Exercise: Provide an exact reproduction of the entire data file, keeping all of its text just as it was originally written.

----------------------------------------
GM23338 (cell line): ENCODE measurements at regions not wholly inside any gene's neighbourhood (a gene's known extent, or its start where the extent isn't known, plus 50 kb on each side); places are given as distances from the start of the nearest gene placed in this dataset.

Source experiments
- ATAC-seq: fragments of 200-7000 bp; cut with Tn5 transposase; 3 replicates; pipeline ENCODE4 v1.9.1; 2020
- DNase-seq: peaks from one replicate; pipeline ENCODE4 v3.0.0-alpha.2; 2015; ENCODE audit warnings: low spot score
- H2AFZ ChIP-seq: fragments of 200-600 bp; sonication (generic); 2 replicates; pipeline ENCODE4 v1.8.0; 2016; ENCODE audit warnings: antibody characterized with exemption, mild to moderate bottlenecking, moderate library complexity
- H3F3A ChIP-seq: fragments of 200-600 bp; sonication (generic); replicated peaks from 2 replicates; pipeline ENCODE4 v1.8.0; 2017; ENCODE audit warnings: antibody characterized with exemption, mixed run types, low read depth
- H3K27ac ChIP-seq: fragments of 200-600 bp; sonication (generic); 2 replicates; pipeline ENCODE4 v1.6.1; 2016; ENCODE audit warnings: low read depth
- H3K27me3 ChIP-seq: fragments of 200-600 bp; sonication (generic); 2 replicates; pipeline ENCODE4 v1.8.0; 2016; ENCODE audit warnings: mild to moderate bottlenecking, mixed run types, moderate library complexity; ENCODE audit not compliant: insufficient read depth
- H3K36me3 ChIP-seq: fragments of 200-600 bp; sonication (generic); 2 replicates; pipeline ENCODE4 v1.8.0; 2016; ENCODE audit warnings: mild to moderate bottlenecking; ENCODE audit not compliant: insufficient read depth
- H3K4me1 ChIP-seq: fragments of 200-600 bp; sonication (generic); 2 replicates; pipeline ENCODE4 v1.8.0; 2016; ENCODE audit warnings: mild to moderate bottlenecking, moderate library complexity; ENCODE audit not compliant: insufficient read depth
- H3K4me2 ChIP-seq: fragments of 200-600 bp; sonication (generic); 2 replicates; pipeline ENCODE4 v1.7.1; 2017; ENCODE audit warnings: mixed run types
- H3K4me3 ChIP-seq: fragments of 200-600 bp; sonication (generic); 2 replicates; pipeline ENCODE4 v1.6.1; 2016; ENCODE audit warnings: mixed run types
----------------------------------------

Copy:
GM23338 (cell line): ENCODE measurements at regions not wholly inside any gene's neighbourhood (a gene's known extent, or its start where the extent isn't known, plus 50 kb on each side); places are given as distances from the start of the nearest gene placed in this dataset.

Source experiments
- ATAC-seq: fragments of 200-7000 bp; cut with Tn5 transposase; 3 replicates; pipeline ENCODE4 v1.9.1; 2020
- DNase-seq: peaks from one replicate; pipeline ENCODE4 v3.0.0-alpha.2; 2015; ENCODE audit warnings: low spot score
- H2AFZ ChIP-seq: fragments of 200-600 bp; sonication (generic); 2 replicates; pipeline ENCODE4 v1.8.0; 2016; ENCODE audit warnings: antibody characterized with exemption, mild to moderate bottlenecking, moderate library complexity
- H3F3A ChIP-seq: fragments of 200-600 bp; sonication (generic); replicated peaks from 2 replicates; pipeline ENCODE4 v1.8.0; 2017; ENCODE audit warnings: antibody characterized with exemption, mixed run types, low read depth
- H3K27ac ChIP-seq: fragments of 200-600 bp; sonication (generic); 2 replicates; pipeline ENCODE4 v1.6.1; 2016; ENCODE audit warnings: low read depth
- H3K27me3 ChIP-seq: fragments of 200-600 bp; sonication (generic); 2 replicates; pipeline ENCODE4 v1.8.0; 2016; ENCODE audit warnings: mild to moderate bottlenecking, mixed run types, moderate library complexity; ENCODE audit not compliant: insufficient read depth
- H3K36me3 ChIP-seq: fragments of 200-600 bp; sonication (generic); 2 replicates; pipeline ENCODE4 v1.8.0; 2016; ENCODE audit warnings: mild to moderate bottlenecking; ENCODE audit not compliant: insufficient read depth
- H3K4me1 ChIP-seq: fragments of 200-600 bp; sonication (generic); 2 replicates; pipeline ENCODE4 v1.8.0; 2016; ENCODE audit warnings: mild to moderate bottlenecking, moderate library complexity; ENCODE audit not compliant: insufficient read depth
- H3K4me2 ChIP-seq: fragments of 200-600 bp; sonication (generic); 2 replicates; pipeline ENCODE4 v1.7.1; 2017; ENCODE audit warnings: mixed run types
- H3K4me3 ChIP-seq: fragments of 200-600 bp; sonication (generic); 2 replicates; pipeline ENCODE4 v1.6.1; 2016; ENCODE audit warnings: mixed run types